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Nobel laureate Yoshinori Ohsumi chose the path less trodden

Dr Ohsumi and his wife Mariko at the Tokyo Institute of Technology last Tuesday. Japanese Prime Minister Shinzo Abe said that Dr Ohsumi's work "has brought light to people struggling with intractable diseases".
Dr Ohsumi and his wife Mariko at the Tokyo Institute of Technology last Tuesday. Japanese Prime Minister Shinzo Abe said that Dr Ohsumi's work "has brought light to people struggling with intractable diseases".PHOTO: AGENCE FRANCE-PRESSE

Japanese scientist's autophagy work may lead to breakthroughs in treatments for diseases such as cancer

Cell biologist Yoshinori Ohsumi was a late bloomer and already 43 when he began research in the field in which he would eventually be honoured with a Nobel Prize.

Dr Ohsumi, now 71 and whose signature mane of white hair and beard is perhaps his most defining feature, won the Nobel Prize in physiology or medicine last Monday. It was for his work in autophagy that could lead to breakthroughs in treatments for cancer, Parkinson's disease and Alzheimer's disease.

The term "autophagy" is derived from the Greek words meaning "self-eating". It refers to the internal recycling system by which cells break down unnecessary or damaged proteins and molecules into their component parts and then rebuild them into new structures.

It was in 1988, after he started a one-man laboratory at the University of Tokyo, that Dr Ohsumi observed this process in yeast in what was supposedly "unfashionable" research.

"I don't feel comfortable competing with many people and instead I find it more enjoyable doing something nobody else is doing," Dr Ohsumi, now an honorary professor at the Tokyo Institute of Technology, said last week.

FAR FROM DONE

I have yet to fully understand the mechanism. The cells in living organisms are full of amazing functions and we have yet to fully elucidate the functions of baker's yeast. There is still huge room for further study in this area.

DR YOSHINORI OHSUMI, now an honorary professor at the Tokyo Institute of Technology, has devoted 271/2 years to his research.

"In a way, that's what science is all about and the joy of finding something inspires me."

But he had floundered in his path towards being a pioneer in autophagic research. He studied chemistry as an undergraduate, but did not find it attractive because it was "already quite established".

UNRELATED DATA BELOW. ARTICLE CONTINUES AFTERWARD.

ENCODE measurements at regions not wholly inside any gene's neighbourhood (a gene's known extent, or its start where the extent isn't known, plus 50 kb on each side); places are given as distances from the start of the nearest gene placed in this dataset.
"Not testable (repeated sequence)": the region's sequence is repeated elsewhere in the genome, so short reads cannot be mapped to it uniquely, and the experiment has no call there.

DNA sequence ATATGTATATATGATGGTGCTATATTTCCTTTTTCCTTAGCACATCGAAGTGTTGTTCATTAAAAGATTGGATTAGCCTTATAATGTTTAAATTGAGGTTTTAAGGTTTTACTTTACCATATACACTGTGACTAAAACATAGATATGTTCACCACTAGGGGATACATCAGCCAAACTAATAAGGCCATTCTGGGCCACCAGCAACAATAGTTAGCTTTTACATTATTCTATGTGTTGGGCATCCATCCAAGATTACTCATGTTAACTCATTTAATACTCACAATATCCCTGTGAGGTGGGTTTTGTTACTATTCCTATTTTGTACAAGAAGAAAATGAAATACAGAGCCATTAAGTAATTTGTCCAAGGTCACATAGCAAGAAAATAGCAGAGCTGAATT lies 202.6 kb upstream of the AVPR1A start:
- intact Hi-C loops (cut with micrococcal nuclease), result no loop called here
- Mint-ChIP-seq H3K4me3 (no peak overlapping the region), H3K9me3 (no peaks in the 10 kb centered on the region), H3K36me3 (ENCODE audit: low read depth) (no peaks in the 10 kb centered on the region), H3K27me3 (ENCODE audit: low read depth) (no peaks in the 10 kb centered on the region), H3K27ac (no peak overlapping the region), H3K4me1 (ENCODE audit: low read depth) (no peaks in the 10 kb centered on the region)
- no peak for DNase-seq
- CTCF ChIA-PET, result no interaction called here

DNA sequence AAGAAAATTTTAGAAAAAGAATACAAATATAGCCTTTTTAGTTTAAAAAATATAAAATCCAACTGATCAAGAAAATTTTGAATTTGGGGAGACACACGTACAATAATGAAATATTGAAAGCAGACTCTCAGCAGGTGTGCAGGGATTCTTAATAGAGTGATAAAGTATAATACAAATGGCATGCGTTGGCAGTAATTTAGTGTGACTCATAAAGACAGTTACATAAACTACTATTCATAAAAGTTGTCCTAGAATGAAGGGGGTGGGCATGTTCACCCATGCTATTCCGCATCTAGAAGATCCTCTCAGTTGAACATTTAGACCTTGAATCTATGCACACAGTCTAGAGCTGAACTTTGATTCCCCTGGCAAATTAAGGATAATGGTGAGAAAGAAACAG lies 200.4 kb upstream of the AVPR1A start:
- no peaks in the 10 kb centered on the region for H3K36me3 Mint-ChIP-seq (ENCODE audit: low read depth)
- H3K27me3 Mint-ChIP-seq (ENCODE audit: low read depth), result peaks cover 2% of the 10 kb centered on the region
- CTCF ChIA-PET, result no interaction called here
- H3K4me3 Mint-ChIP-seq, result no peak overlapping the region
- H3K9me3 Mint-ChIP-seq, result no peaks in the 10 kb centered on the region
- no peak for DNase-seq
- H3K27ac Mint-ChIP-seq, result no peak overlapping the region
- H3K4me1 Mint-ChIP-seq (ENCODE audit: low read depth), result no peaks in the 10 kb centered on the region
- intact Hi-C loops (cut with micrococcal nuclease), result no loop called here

He then studied protein synthesis as a graduate student, but "did not get very good results".

Though he graduated with a doctorate in molecular biology from the University of Tokyo in 1974, he "discovered it was very difficult to find a good position in Japan".

He then moved to New York, where he took on a post-doctoral position at The Rockefeller University. "That was the hardest time in my life," he said in a 2012 interview with the Journal Of Cell Biology.

"I was supposed to establish a system for in-vitro fertilisation in mice, but I did not know very much about early embryology and I had only a very small number of eggs to work with. I grew very frustrated."

He would later join another researcher who was studying DNA duplication in yeast - which was Dr Ohsumi's first introduction to the organism and would be instrumental in his discovery of autophagy.

It is when the internal autophagic process goes awry that intractable medical conditions start to occur: Too much of it leads to more cancerous cells, while too little leads to issues related to ageing.

The Nobel Assembly said in announcing its decision: "Thanks to Ohsumi and others following in his footsteps, we now know that autophagy controls important physiological functions where cellular components need to be degraded and recycled."

 

Japanese Prime Minister Shinzo Abe, congratulating Dr Ohsumi for the win, said last week that his work "has brought light to people struggling with intractable diseases".

Despite devoting 271/2 years to the research, Dr Ohsumi is far from done. He said: "I have yet to fully understand the mechanism. The cells in living organisms are full of amazing functions and we have yet to fully elucidate the functions of baker's yeast. There is still huge room for further study in this area."

Ever since he was a young boy, the Fukuoka native knew that he wanted to work in science.

He said at a press conference last week: "I was hopeless in sports and had no talent in art. By the process of elimination, I've thought since I was a child that it would be most suitable for me to become a scientist."

Of the beard he started growing in his 20s, because he was boyish- looking and wanted to be taken seriously, he said: "It's gradually become totally white."

Dr Ohsumi, who is married with two children, has said he is concerned about the future of Japan's scientists.

"Unfortunately, these days, at least in Japan, young scientists want to get a stable job and so they are afraid to take risks," he said in the 2012 interview.

"Most people decide to work on the most popular field because they think that is the easiest way to get a paper published."

While urging more government support to groom the next generation of researchers, Dr Ohsumi also had a message for young scientists last week.

"I'd like to tell young people that not all can be successful in science, but it's important to rise to the challenge," he said.

A version of this article appeared in the print edition of The Straits Times on October 10, 2016, with the headline 'Nobel laureate chose the path less trodden'. Print Edition | Subscribe